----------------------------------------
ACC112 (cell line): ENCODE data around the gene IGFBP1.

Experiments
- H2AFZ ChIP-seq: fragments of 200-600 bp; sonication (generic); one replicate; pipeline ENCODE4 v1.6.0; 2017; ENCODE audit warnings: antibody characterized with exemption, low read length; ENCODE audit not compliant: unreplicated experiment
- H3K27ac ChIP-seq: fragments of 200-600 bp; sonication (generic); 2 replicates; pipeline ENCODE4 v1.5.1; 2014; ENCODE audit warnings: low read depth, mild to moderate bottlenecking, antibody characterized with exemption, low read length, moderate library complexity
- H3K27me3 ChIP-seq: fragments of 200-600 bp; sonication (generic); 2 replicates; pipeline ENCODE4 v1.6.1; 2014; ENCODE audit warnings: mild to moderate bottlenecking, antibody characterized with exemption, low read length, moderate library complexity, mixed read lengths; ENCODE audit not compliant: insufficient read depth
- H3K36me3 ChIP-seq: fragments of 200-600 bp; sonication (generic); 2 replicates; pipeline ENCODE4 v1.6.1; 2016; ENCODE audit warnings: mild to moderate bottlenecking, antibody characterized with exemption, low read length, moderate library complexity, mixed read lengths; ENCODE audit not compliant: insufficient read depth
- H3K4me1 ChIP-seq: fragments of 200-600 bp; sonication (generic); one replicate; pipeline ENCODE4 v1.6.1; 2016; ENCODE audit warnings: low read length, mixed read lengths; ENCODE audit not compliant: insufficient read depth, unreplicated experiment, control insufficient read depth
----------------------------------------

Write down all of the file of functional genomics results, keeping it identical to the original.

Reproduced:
ACC112 (cell line): ENCODE data around the gene IGFBP1.

Experiments
- H2AFZ ChIP-seq: fragments of 200-600 bp; sonication (generic); one replicate; pipeline ENCODE4 v1.6.0; 2017; ENCODE audit warnings: antibody characterized with exemption, low read length; ENCODE audit not compliant: unreplicated experiment
- H3K27ac ChIP-seq: fragments of 200-600 bp; sonication (generic); 2 replicates; pipeline ENCODE4 v1.5.1; 2014; ENCODE audit warnings: low read depth, mild to moderate bottlenecking, antibody characterized with exemption, low read length, moderate library complexity
- H3K27me3 ChIP-seq: fragments of 200-600 bp; sonication (generic); 2 replicates; pipeline ENCODE4 v1.6.1; 2014; ENCODE audit warnings: mild to moderate bottlenecking, antibody characterized with exemption, low read length, moderate library complexity, mixed read lengths; ENCODE audit not compliant: insufficient read depth
- H3K36me3 ChIP-seq: fragments of 200-600 bp; sonication (generic); 2 replicates; pipeline ENCODE4 v1.6.1; 2016; ENCODE audit warnings: mild to moderate bottlenecking, antibody characterized with exemption, low read length, moderate library complexity, mixed read lengths; ENCODE audit not compliant: insufficient read depth
- H3K4me1 ChIP-seq: fragments of 200-600 bp; sonication (generic); one replicate; pipeline ENCODE4 v1.6.1; 2016; ENCODE audit warnings: low read length, mixed read lengths; ENCODE audit not compliant: insufficient read depth, unreplicated experiment, control insufficient read depth